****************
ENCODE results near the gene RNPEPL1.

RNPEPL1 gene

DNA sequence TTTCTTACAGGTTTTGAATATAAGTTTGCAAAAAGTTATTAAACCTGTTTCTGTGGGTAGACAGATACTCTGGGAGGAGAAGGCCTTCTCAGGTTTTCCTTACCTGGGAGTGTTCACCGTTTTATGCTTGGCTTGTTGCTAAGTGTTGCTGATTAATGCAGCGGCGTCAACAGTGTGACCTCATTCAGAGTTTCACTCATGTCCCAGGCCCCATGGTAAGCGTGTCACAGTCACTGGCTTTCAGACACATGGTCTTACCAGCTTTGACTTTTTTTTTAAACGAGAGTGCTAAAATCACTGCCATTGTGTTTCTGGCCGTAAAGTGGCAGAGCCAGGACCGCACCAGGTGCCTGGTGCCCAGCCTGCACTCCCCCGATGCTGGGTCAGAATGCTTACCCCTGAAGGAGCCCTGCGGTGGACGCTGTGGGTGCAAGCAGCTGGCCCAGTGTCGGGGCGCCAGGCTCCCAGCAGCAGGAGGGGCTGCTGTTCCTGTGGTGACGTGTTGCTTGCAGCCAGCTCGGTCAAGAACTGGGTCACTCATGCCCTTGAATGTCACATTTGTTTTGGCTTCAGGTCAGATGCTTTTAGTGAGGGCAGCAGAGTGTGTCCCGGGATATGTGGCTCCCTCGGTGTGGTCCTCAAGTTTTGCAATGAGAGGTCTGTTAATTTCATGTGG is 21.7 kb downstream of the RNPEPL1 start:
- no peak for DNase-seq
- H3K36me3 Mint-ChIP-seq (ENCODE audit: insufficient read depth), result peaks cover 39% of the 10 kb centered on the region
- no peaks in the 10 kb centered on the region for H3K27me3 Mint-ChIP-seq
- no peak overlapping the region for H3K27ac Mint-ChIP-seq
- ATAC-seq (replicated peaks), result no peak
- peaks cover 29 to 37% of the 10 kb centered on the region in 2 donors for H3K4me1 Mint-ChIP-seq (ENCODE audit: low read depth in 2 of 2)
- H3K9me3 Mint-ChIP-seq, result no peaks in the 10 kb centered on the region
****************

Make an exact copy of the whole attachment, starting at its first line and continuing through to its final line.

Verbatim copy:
ENCODE results near the gene RNPEPL1.

RNPEPL1 gene

DNA sequence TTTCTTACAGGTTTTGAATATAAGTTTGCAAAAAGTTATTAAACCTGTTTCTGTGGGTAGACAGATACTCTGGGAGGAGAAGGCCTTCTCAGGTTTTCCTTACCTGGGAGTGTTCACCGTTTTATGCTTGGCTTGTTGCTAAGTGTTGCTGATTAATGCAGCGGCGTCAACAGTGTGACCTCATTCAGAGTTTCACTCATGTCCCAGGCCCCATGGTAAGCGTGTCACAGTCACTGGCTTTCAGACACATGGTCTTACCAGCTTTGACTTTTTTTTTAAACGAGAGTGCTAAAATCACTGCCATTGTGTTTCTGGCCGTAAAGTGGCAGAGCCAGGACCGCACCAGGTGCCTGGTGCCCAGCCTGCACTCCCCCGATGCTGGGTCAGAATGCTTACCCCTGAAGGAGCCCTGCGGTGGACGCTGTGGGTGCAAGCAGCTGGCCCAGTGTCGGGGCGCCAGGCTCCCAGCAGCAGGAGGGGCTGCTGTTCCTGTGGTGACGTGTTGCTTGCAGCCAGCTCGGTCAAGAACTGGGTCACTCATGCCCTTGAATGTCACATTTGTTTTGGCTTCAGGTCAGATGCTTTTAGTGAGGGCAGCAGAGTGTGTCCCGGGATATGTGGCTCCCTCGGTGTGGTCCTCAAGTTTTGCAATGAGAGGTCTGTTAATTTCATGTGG is 21.7 kb downstream of the RNPEPL1 start:
- no peak for DNase-seq
- H3K36me3 Mint-ChIP-seq (ENCODE audit: insufficient read depth), result peaks cover 39% of the 10 kb centered on the region
- no peaks in the 10 kb centered on the region for H3K27me3 Mint-ChIP-seq
- no peak overlapping the region for H3K27ac Mint-ChIP-seq
- ATAC-seq (replicated peaks), result no peak
- peaks cover 29 to 37% of the 10 kb centered on the region in 2 donors for H3K4me1 Mint-ChIP-seq (ENCODE audit: low read depth in 2 of 2)
- H3K9me3 Mint-ChIP-seq, result no peaks in the 10 kb centered on the region